DB. Tell me more about Rayon.
JL. She is a male to female transsexual, and she was a wonderful, strong woman. The film takes place in 1985, the beginning of the AIDS epidemic in the United States, and she lives in Dallas just as it is hit by this plague. This part and this film seduced me. This is the first film I’ve made in half a decade, Derek. I was waiting for a character that really spoke to me, and a story that was really powerful. This was it.
DB. What was it like to dress in drag?
JL. High heels are tough. I lost 30 pounds dressing in drag.
DB. How did being in your costume make you feel?
JL. I felt good! It was different for me because it wasn’t just putting on a dress. I had to work out the part in my mind too. I wanted to bring to life a character who was a real life, living person – not just a caricature of a cross dresser. I think sometimes people confuse that sort of character as a joke, or they confuse a transgendered individual as “just a drag queen.” But I will say that I took to the high heels pretty quickly!
DB. Apart from the heels, what other physical parts of the character are the most memorable?
JL. Well, I waxed my entire body, my eyebrows included. That was certainly transformative.
DB. But this isn’t the first time you’ve changed your appearance for a part. You lost 25 pounds for Requiem for a Dream and I remember when you gained almost 70 pounds for Chapter 27.
JL. The tricky thing about extreme weight loss or weight gain is how much it affects you on the inside, not the outside. Altering your shape that much changes your behavior, the way you think. It changes how you laugh and how you move and how people look at you. It’s a double-edged sword, the internal and the external, and it’s not always a lot of fun.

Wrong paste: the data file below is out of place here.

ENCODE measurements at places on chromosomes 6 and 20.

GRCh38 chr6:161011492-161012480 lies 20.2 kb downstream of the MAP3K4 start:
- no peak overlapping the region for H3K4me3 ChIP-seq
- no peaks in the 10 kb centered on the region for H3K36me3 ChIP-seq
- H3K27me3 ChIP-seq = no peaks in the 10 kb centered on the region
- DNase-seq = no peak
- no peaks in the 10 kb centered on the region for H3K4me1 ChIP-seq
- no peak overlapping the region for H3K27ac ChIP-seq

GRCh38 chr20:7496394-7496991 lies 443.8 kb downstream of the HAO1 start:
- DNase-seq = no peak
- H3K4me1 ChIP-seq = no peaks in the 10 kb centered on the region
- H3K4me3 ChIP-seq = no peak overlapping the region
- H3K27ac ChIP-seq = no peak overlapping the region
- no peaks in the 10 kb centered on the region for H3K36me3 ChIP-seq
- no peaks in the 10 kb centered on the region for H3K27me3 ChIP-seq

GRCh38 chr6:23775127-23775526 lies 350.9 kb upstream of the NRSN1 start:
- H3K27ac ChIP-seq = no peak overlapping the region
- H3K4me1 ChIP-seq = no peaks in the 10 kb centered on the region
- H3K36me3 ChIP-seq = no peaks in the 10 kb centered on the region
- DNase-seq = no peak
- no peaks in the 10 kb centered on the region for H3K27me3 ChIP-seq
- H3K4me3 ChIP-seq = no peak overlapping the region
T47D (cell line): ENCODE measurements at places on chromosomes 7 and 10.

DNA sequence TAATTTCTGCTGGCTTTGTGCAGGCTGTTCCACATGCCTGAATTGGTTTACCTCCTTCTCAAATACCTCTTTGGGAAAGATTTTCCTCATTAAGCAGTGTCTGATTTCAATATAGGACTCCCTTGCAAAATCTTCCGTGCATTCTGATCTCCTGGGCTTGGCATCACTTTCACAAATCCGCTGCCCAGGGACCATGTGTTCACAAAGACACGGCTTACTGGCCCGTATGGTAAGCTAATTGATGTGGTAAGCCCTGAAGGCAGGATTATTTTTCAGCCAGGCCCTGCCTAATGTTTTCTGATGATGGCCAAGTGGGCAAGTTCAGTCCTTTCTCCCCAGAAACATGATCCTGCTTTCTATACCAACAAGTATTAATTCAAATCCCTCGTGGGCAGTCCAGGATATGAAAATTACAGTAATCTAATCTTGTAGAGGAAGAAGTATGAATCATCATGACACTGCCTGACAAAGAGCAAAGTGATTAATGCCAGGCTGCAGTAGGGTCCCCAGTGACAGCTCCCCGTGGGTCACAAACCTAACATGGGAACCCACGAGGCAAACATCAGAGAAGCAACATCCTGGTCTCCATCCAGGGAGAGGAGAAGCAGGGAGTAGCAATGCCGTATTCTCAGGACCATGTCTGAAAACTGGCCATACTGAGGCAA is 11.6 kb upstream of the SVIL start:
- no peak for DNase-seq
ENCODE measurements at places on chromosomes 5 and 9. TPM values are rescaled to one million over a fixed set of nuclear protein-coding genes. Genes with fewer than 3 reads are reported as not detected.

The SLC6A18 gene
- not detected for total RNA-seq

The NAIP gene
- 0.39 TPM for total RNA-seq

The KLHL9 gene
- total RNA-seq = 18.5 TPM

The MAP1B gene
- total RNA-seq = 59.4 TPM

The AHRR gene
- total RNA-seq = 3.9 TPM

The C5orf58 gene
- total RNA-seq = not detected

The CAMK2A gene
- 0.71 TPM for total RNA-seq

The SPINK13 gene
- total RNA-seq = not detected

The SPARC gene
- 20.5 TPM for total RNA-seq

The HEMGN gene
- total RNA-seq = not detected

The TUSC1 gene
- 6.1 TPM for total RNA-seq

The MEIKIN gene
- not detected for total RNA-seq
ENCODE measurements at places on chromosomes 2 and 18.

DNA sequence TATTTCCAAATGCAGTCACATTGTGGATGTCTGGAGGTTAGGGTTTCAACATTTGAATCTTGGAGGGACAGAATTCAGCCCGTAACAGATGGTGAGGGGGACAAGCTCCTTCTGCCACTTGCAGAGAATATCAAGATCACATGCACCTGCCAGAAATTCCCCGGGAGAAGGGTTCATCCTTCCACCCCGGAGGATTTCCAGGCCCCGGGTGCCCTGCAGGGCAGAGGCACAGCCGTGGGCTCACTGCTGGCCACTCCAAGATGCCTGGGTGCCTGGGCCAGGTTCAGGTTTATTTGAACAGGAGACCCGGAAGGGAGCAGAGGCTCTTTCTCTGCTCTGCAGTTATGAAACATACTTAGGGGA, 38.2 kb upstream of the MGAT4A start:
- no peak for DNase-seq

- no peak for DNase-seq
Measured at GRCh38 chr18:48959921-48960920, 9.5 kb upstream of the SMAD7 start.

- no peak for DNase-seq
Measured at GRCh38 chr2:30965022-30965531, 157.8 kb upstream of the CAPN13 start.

DB. What was it like to go out as Rayon?
JL. As soon as you wax your brows and lose that much weight and you’re walking through a hotel lobby with your high heels cling clanging, you can’t help but draw attention. When people change their gender, they make a real statement. You surprise and confuse people, and I had to deal with that. I went out in drag and lived in that character to do research, and in the process I fell in love with Rayon. She had a heart of gold.
DB. Were you ever surprised when researching the role?
JL. In New Orleans, where we filmed the movie, I met a wonderful 13-year-old girl who was more than six-feet tall and was so gentle, and so sweet. She had been living as a woman since she was 7, going out in Bourbon Street dressed in her sister’s clothes. She opened a side of life I had never seen before. And there was a woman called Kalie, who was a tremendous help to me in LA. I spent the initial formative first days of prepping for this part with her, talking about the difference between transgendered people and transvestites, and the concept that these are real people and not a lifestyle. She taught me a lot. That’s what I liked about this film: I learned.
DB. What first drew you to this part?
JL. The challenge. The script. The role. The director. All of those things. It was impossible to say no. To reach that far inside myself – or outside myself, depending on how you see it – it was something I hadn’t explored. I found that exciting.
DB. It’s been a change of pace to the other stuff you’ve been doing these past few years: Being a rock star.
JL. That’s why I haven’t made a film in so long. We’ve been touring the world. [My band] 30 Seconds to Mars has been on a phenomenal adventure, with more success that we could have ever imagined. We sold out the O2 Arena and the Wembley in London, played the biggest shows of our lives. We got in the Guinness Book of Records for the longest tour ever. I have the plaque in my bathroom.
DB. How was balancing those two worlds?
JL. The hardest challenge was time. Time to do it all and do it well. I loved what Andy Warhol said: “Labels are for cans, not for people.” So now I try and do whatever I’m attracted to. If you have a desire, just go for it and fucking do it. A long time ago I gave myself permission to live like that – to act or design, or do music, or technology. It keeps life interesting.